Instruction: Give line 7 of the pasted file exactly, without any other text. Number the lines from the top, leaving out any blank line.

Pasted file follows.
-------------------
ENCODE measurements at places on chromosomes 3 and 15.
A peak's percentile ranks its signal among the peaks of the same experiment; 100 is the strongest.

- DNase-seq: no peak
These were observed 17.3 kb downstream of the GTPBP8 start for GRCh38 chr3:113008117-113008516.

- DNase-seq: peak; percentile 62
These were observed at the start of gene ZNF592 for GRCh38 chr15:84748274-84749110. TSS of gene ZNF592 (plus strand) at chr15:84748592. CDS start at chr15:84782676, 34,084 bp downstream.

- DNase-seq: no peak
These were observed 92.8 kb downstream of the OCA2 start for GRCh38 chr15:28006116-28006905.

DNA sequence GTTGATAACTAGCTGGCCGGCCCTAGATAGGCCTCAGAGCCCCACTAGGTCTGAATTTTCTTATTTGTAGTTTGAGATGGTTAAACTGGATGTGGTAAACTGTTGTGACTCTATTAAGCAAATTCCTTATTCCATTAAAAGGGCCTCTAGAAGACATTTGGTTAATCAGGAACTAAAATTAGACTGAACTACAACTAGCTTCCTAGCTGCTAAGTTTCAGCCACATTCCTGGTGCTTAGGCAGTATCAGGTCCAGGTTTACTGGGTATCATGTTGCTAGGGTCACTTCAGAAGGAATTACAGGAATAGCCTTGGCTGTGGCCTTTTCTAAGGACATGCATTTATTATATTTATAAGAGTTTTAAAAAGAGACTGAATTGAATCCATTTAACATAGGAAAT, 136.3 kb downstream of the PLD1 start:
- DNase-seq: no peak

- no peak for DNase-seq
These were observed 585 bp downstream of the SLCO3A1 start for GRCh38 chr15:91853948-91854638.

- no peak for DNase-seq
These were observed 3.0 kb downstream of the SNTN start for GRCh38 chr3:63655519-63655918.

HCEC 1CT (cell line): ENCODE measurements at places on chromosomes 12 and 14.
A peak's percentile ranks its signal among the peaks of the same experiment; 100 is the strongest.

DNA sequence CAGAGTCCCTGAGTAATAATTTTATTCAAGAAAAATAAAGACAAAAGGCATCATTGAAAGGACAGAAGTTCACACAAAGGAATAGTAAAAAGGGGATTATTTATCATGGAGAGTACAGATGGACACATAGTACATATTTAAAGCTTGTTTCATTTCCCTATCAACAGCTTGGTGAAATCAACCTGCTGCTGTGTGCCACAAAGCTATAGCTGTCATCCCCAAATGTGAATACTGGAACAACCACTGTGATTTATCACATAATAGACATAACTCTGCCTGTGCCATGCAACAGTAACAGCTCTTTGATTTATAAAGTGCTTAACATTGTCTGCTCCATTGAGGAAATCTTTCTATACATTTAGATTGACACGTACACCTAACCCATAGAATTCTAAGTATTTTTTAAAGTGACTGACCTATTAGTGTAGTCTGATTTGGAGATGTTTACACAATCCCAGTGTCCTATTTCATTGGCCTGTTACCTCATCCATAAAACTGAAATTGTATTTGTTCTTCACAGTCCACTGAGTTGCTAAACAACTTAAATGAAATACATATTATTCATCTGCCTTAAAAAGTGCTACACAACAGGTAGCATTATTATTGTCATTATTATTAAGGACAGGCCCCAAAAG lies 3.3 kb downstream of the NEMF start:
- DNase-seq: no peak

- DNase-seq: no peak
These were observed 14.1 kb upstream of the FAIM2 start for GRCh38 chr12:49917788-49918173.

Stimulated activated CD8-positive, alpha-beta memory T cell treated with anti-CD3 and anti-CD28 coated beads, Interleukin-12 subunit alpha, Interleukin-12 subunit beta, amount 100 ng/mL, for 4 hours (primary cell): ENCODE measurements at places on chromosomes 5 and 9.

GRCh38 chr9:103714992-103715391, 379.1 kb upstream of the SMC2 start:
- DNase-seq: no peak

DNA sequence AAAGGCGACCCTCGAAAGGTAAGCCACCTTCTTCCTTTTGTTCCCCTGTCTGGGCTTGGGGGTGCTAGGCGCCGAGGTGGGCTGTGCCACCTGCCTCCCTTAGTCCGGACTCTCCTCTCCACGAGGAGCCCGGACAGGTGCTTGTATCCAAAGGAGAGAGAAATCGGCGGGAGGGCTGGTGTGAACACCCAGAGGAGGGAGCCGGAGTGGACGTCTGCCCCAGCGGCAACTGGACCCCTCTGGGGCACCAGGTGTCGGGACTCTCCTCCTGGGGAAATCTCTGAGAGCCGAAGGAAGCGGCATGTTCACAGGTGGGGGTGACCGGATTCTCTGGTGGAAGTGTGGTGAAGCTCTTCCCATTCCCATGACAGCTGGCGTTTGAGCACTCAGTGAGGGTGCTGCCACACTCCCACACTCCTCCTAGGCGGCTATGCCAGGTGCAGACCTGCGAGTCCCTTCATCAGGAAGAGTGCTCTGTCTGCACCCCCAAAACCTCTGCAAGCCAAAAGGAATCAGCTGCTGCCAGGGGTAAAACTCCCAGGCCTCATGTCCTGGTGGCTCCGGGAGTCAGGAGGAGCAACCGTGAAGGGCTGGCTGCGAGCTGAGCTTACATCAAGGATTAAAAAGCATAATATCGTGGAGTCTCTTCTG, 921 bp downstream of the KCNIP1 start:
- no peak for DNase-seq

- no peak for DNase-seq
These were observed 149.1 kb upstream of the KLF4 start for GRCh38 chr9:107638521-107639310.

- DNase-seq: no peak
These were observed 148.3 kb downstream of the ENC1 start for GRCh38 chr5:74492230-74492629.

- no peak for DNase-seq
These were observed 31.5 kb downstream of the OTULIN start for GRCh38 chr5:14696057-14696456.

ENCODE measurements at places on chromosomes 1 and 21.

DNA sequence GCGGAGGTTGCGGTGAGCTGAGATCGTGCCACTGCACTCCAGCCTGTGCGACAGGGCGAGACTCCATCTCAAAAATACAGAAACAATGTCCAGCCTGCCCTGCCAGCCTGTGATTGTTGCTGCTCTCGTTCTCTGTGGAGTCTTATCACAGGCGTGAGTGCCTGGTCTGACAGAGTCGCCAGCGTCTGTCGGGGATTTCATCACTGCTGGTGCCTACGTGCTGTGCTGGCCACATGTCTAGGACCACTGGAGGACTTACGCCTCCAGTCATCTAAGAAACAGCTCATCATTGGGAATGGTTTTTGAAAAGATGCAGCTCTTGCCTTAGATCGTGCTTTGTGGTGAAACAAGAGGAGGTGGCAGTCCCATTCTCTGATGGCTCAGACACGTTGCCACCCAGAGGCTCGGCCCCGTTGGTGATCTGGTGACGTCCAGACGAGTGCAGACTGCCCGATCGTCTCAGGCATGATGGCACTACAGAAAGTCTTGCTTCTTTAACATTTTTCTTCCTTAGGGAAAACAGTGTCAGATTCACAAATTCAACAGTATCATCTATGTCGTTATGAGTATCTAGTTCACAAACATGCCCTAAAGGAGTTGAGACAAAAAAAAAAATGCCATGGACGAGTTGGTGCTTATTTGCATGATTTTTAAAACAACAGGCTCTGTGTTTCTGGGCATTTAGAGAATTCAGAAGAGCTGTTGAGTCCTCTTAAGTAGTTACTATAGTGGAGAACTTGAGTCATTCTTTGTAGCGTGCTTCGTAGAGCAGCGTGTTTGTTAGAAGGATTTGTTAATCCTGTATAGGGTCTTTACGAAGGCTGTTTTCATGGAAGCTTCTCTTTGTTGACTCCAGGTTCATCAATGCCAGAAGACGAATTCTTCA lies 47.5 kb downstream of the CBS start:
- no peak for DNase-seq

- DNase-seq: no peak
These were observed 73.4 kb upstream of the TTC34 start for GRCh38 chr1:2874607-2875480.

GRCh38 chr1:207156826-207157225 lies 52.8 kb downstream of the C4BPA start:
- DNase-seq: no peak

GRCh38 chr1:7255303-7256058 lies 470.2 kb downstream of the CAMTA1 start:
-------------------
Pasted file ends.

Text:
- DNase-seq: no peak